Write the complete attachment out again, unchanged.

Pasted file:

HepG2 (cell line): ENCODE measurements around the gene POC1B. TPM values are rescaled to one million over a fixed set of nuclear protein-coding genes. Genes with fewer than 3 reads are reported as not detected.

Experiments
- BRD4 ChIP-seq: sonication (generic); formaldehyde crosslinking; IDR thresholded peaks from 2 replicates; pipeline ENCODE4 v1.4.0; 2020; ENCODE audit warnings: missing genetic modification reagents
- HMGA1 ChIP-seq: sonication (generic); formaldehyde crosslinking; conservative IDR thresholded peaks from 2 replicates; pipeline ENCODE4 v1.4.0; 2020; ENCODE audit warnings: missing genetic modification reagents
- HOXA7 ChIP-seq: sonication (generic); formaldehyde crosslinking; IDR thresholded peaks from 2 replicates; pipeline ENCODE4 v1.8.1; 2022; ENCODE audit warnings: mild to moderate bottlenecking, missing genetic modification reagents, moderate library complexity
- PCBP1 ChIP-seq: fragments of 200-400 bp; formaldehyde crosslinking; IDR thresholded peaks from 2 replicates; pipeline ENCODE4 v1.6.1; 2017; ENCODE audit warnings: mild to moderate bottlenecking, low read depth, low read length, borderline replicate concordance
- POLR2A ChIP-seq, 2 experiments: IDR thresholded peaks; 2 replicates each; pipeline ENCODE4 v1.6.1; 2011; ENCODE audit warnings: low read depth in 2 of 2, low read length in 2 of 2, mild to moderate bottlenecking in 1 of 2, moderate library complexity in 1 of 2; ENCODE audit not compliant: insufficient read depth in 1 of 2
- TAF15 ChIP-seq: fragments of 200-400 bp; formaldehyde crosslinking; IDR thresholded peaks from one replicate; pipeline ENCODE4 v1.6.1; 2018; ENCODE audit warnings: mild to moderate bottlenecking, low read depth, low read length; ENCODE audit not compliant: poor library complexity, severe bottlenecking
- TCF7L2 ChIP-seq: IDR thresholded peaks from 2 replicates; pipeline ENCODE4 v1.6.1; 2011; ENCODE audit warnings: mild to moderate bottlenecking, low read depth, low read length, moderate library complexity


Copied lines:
HepG2 (cell line): ENCODE measurements around the gene POC1B. TPM values are rescaled to one million over a fixed set of nuclear protein-coding genes. Genes with fewer than 3 reads are reported as not detected.

Experiments
- BRD4 ChIP-seq: sonication (generic); formaldehyde crosslinking; IDR thresholded peaks from 2 replicates; pipeline ENCODE4 v1.4.0; 2020; ENCODE audit warnings: missing genetic modification reagents
- HMGA1 ChIP-seq: sonication (generic); formaldehyde crosslinking; conservative IDR thresholded peaks from 2 replicates; pipeline ENCODE4 v1.4.0; 2020; ENCODE audit warnings: missing genetic modification reagents
- HOXA7 ChIP-seq: sonication (generic); formaldehyde crosslinking; IDR thresholded peaks from 2 replicates; pipeline ENCODE4 v1.8.1; 2022; ENCODE audit warnings: mild to moderate bottlenecking, missing genetic modification reagents, moderate library complexity
- PCBP1 ChIP-seq: fragments of 200-400 bp; formaldehyde crosslinking; IDR thresholded peaks from 2 replicates; pipeline ENCODE4 v1.6.1; 2017; ENCODE audit warnings: mild to moderate bottlenecking, low read depth, low read length, borderline replicate concordance
- POLR2A ChIP-seq, 2 experiments: IDR thresholded peaks; 2 replicates each; pipeline ENCODE4 v1.6.1; 2011; ENCODE audit warnings: low read depth in 2 of 2, low read length in 2 of 2, mild to moderate bottlenecking in 1 of 2, moderate library complexity in 1 of 2; ENCODE audit not compliant: insufficient read depth in 1 of 2
- TAF15 ChIP-seq: fragments of 200-400 bp; formaldehyde crosslinking; IDR thresholded peaks from one replicate; pipeline ENCODE4 v1.6.1; 2018; ENCODE audit warnings: mild to moderate bottlenecking, low read depth, low read length; ENCODE audit not compliant: poor library complexity, severe bottlenecking
- TCF7L2 ChIP-seq: IDR thresholded peaks from 2 replicates; pipeline ENCODE4 v1.6.1; 2011; ENCODE audit warnings: mild to moderate bottlenecking, low read depth, low read length, moderate library complexity